'Compensate killed girl's family'

Court says state is responsible for death of 10-year-old Palestinain.

311_Anata girl death (photo credit: Associated Press)
311_Anata girl death
(photo credit: Associated Press)
Jerusalem District Court Judge Orit Efaal- Gabay on Monday found the state guilty of negligence in the death of a 10-year-old Palestinian girl, Abir Aramin, who was struck in the head and killed after leaving school in Anata on January 16, 2007.
The case of Abir Aramin has been extensively reported in the media after her parents, Bassem and Salo Aramin, demanded that the army open a criminal investigation to discover who killed their daughter.
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Bassem Aramin also became well-known as a founding member of an organization composed of former Palestinian terrorists and of Israeli reserve solders who refused to serve in the West Bank and the Gaza Strip known as “Fighters for Peace.”
So far, the army has refused to accept responsibility for Abir’s death, saying she was killed by a rock thrown by Palestinian protesters at a Border Police detachment that was patrolling the area around the school where the girl studied. She was killed after leaving school and buying candy together with her sister and two friends.
In her ruling, Efaal-Gabay wrote that “it seems that there can be no dispute regarding the conclusion that Amir was killed by a rubber bullet that was fired by the Border Police... There is also another conclusion, that the bullet that struck Abir was fired recklessly or in violation of open-fire orders. The case is not one of having been struck by a rubber bullet fired at protesters and rock-throwers among whom stood a little girl. Abir and her friends were walking along a street where no stones were being thrown at the Border Police force.”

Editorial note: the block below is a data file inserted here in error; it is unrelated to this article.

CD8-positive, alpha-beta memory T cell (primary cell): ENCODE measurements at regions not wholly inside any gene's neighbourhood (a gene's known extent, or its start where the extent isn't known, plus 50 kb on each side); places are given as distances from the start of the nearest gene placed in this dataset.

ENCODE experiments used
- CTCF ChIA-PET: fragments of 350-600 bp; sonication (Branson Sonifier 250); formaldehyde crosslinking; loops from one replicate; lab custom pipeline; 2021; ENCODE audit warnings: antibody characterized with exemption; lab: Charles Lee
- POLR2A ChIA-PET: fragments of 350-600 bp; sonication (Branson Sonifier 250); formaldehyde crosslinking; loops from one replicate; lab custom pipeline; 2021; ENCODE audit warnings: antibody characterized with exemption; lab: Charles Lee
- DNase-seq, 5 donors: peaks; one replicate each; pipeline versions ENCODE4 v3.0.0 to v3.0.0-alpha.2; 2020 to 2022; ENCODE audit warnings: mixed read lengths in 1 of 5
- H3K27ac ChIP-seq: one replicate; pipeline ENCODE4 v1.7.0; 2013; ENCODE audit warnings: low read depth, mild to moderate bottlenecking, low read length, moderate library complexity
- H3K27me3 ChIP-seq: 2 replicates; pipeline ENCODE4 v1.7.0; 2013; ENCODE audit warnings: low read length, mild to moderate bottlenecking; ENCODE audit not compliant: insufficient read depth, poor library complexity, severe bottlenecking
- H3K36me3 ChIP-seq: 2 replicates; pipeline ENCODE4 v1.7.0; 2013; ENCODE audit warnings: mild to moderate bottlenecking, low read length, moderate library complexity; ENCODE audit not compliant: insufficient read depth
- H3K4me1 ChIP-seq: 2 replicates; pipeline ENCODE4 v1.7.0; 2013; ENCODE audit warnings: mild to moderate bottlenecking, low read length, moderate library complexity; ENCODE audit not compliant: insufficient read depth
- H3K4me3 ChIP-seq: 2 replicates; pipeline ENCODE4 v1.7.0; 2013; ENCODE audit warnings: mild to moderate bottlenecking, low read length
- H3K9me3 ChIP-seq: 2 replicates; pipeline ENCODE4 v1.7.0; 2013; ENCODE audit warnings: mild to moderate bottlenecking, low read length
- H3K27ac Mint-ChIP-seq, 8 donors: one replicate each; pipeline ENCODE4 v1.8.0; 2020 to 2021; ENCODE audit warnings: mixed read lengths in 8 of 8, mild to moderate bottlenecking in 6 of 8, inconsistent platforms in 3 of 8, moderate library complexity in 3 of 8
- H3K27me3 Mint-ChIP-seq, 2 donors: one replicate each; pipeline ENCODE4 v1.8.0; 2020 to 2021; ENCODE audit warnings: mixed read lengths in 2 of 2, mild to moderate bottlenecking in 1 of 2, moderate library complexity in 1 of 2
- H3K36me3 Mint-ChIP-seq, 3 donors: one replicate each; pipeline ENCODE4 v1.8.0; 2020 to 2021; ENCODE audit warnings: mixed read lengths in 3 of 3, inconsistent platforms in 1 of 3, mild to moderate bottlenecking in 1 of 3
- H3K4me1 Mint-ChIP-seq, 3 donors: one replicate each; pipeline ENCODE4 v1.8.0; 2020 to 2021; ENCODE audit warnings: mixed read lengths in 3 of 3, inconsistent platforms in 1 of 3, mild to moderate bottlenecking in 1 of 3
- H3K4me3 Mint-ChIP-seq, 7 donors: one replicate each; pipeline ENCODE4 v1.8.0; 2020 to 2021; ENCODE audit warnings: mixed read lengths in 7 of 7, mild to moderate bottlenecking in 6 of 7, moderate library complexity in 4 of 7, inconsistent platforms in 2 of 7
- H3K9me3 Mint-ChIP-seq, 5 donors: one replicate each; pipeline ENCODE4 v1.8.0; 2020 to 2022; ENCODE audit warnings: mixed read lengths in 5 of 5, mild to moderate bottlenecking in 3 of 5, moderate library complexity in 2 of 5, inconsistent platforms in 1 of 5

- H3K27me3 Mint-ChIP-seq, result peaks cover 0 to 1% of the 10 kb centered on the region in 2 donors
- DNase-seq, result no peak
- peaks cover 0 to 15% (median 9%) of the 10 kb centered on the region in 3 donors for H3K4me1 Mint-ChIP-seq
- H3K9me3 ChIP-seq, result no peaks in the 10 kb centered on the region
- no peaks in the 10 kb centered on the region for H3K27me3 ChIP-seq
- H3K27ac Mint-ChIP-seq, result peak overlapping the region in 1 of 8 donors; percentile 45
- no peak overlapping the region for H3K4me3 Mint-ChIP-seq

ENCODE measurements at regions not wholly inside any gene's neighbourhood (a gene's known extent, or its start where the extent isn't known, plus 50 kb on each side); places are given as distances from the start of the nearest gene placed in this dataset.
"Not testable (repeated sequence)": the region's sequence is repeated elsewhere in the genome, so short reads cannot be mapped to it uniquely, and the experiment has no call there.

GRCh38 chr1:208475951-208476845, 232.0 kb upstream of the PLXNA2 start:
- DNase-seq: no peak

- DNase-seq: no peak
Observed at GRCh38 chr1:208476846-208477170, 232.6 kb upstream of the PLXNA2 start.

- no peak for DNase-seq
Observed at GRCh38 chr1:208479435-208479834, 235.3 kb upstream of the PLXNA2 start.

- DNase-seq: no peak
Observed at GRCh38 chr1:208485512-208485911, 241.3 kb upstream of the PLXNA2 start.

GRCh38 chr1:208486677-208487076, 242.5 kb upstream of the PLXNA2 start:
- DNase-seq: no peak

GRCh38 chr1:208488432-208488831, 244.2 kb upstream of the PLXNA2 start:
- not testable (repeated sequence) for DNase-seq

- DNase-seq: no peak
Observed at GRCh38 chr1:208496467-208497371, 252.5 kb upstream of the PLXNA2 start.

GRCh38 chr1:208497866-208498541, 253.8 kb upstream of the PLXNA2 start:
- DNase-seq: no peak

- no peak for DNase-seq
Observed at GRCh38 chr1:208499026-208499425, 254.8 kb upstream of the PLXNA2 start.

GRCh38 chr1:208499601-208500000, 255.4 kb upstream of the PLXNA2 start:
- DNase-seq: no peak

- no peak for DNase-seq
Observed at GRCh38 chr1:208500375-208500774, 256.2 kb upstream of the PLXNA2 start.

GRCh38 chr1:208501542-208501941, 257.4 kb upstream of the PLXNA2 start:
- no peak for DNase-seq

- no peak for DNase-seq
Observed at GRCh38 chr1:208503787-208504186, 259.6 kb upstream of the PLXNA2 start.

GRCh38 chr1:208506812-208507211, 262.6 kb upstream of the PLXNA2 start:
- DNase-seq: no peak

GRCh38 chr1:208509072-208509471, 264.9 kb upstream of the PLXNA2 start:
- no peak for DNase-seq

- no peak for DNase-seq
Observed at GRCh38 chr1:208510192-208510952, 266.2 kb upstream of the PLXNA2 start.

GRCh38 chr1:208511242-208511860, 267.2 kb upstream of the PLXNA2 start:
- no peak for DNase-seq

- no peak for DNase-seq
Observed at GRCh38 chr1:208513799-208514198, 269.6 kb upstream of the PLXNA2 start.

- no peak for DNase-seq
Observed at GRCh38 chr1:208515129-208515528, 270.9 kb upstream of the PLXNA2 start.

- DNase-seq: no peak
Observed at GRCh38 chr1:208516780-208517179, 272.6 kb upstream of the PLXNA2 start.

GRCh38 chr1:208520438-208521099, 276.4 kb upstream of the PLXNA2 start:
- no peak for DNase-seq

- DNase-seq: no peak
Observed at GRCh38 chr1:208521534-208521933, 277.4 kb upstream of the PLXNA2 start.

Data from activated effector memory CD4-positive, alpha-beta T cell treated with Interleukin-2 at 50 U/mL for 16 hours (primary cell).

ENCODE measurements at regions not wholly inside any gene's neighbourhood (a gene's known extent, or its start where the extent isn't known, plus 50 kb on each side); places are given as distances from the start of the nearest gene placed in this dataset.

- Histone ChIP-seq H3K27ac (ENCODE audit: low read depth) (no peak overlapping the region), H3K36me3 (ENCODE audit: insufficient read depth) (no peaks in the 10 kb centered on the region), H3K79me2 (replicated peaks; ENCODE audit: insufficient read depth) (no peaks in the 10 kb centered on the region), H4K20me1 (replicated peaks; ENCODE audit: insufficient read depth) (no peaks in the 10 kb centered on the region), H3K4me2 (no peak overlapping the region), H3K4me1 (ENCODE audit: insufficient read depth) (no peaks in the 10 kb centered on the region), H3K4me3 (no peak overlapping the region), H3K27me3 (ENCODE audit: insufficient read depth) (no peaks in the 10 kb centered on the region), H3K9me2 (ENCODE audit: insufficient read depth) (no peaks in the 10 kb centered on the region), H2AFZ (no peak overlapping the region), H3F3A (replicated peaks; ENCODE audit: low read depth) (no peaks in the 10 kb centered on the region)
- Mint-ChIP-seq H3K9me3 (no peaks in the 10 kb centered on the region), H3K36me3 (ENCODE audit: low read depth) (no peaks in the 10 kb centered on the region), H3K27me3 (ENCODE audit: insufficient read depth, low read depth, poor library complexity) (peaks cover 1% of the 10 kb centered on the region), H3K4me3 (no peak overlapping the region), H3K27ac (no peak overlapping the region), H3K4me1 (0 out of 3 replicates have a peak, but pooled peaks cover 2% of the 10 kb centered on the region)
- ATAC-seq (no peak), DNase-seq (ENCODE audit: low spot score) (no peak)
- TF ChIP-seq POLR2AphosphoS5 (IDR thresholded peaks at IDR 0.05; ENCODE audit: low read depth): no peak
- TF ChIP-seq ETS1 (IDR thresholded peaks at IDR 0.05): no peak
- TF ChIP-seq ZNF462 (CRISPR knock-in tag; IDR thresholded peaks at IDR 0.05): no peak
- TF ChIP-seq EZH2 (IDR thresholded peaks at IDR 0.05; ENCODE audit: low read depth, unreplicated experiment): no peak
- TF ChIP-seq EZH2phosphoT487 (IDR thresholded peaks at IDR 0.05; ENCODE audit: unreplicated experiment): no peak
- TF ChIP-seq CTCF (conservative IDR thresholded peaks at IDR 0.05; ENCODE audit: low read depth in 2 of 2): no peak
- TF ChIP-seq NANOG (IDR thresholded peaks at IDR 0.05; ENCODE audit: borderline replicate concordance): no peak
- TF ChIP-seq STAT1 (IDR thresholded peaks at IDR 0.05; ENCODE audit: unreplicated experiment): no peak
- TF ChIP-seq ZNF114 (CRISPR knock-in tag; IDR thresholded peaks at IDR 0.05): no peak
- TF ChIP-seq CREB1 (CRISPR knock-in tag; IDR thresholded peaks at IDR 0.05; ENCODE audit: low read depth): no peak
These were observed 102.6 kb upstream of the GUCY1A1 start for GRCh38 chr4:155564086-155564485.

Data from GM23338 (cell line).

Abir’s parents have been making the same claim ever since their daughter was killed, but the army and the state have refused to grant their demand for a criminal investigation.
On February 12, 2008, after the state reexamined the case and again refused to order an investigation, the state’s representative, attorney Nehama Zussman, wrote to Aramin’s lawyer, Michael Sfard, that “there is not enough evidence to show that those against whom the complaints were filed shot rubber bullets in the direction of the girl. Furthermore, there is insufficient evidence to prove that a rubber bullet fired during the incident struck the girl and caused her death.”
As a result of the state’s refusal to order a criminal investigation, Bassem Aramin filed a petition with the High Court of Justice, asking it to order the state to do so. The petition is still pending.
On February 14, the court issued a show-cause order to the state, asking it to explain why it refused to reopen the case.
Sfard told The Jerusalem Post that Monday’s district court decision would have a strong influence on the outcome of the petition.
The attorney who represented the Aramin family in the lawsuit against the state was Lea Tzemel.
The court’s decision on Monday was an interim one. It established the state’s responsibility and negligence regarding Abir Aramin’s death but did not determine the amount of damages it would award for her death and for the severe psychological damage suffered by her sister Arin, who was walking with her when she was shot.